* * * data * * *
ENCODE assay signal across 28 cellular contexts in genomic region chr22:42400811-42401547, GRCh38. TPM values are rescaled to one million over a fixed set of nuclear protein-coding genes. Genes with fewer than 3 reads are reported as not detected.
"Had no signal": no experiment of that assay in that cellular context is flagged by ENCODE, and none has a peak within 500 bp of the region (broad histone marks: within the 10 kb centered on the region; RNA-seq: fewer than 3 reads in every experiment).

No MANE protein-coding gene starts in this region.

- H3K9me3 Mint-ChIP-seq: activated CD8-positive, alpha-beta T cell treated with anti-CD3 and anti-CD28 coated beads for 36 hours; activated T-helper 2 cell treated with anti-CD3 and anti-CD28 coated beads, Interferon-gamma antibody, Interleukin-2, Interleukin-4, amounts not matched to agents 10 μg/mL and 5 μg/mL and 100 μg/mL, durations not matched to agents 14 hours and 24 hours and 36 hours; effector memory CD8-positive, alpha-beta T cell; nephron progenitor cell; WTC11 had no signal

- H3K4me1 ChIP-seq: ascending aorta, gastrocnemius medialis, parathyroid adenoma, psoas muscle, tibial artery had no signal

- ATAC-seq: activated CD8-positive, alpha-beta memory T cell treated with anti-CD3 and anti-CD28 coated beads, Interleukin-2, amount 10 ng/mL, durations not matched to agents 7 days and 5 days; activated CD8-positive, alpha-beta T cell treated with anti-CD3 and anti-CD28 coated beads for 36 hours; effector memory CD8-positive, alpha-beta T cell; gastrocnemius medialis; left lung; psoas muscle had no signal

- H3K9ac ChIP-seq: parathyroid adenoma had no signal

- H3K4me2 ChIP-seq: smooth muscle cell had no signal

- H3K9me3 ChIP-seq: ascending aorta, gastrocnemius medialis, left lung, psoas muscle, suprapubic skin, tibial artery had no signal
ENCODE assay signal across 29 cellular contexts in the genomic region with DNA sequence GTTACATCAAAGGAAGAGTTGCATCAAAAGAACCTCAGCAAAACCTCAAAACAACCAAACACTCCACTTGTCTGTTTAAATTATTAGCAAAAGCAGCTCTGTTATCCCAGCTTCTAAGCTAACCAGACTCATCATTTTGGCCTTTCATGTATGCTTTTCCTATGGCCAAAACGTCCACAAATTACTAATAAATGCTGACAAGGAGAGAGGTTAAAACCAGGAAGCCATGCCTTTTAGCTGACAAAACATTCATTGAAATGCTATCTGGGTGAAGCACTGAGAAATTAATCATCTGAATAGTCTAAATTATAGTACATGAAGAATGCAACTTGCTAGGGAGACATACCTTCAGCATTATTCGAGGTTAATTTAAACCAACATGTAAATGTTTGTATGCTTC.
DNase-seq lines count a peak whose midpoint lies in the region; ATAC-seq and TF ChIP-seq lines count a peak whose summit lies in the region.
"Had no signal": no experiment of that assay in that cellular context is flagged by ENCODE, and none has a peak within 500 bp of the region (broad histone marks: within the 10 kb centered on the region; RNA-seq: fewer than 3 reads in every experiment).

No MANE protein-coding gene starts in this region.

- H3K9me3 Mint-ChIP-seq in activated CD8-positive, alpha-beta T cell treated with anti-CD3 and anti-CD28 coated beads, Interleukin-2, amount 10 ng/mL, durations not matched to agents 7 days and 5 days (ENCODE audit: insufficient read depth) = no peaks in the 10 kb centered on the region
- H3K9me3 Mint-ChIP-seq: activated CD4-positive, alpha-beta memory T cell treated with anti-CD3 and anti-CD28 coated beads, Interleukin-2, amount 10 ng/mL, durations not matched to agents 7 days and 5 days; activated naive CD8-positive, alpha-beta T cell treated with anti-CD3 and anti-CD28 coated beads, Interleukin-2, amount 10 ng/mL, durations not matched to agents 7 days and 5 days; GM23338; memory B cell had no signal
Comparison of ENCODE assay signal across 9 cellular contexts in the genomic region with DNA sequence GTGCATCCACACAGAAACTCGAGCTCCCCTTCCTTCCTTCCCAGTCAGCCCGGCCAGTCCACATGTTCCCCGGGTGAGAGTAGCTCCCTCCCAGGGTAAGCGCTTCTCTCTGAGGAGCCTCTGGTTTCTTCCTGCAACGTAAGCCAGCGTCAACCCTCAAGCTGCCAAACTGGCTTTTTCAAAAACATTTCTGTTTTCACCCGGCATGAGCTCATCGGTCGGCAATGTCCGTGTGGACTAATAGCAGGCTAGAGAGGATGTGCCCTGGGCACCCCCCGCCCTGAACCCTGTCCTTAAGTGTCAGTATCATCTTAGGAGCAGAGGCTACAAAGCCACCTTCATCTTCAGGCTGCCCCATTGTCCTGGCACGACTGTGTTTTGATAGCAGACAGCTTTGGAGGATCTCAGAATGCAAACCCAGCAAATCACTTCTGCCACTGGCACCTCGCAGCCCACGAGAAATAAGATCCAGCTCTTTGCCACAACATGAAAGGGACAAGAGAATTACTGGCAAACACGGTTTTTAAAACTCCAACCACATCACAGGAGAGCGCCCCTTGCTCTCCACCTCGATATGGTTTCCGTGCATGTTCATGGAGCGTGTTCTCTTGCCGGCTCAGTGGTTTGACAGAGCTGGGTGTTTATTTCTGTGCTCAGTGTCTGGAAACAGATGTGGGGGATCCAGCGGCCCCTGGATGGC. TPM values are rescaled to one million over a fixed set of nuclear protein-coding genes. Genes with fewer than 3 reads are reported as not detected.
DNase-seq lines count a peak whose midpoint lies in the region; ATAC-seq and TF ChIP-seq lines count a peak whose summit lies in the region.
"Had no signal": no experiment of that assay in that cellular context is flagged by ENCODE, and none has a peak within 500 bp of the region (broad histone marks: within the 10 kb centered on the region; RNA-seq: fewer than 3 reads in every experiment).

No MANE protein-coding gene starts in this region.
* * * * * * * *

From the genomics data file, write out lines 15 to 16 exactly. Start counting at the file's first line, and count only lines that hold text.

- H3K9me3 Mint-ChIP-seq: activated CD4-positive, alpha-beta memory T cell treated with anti-CD3 and anti-CD28 coated beads, Interleukin-2, amount 10 ng/mL, durations not matched to agents 7 days and 5 days; activated naive CD8-positive, alpha-beta T cell treated with anti-CD3 and anti-CD28 coated beads, Interleukin-2, amount 10 ng/mL, durations not matched to agents 7 days and 5 days; GM23338; memory B cell had no signal
Comparison of ENCODE assay signal across 9 cellular contexts in the genomic region with DNA sequence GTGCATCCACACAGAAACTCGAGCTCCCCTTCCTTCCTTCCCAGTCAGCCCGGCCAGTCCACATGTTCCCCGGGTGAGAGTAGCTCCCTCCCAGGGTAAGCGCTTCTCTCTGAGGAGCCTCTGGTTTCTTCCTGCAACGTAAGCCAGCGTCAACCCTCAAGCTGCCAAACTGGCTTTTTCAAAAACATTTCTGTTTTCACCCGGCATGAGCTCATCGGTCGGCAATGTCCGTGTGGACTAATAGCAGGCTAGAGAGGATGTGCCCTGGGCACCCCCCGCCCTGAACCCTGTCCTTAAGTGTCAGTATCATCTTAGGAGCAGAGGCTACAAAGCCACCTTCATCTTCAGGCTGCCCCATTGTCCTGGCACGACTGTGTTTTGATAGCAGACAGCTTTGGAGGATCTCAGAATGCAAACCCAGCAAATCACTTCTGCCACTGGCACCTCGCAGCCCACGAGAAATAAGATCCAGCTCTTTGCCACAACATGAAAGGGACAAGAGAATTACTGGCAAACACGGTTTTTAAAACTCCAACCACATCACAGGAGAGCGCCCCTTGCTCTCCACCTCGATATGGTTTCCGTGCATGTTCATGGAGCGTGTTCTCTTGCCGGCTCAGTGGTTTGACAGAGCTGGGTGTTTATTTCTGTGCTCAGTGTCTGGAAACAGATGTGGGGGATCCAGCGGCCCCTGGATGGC. TPM values are rescaled to one million over a fixed set of nuclear protein-coding genes. Genes with fewer than 3 reads are reported as not detected.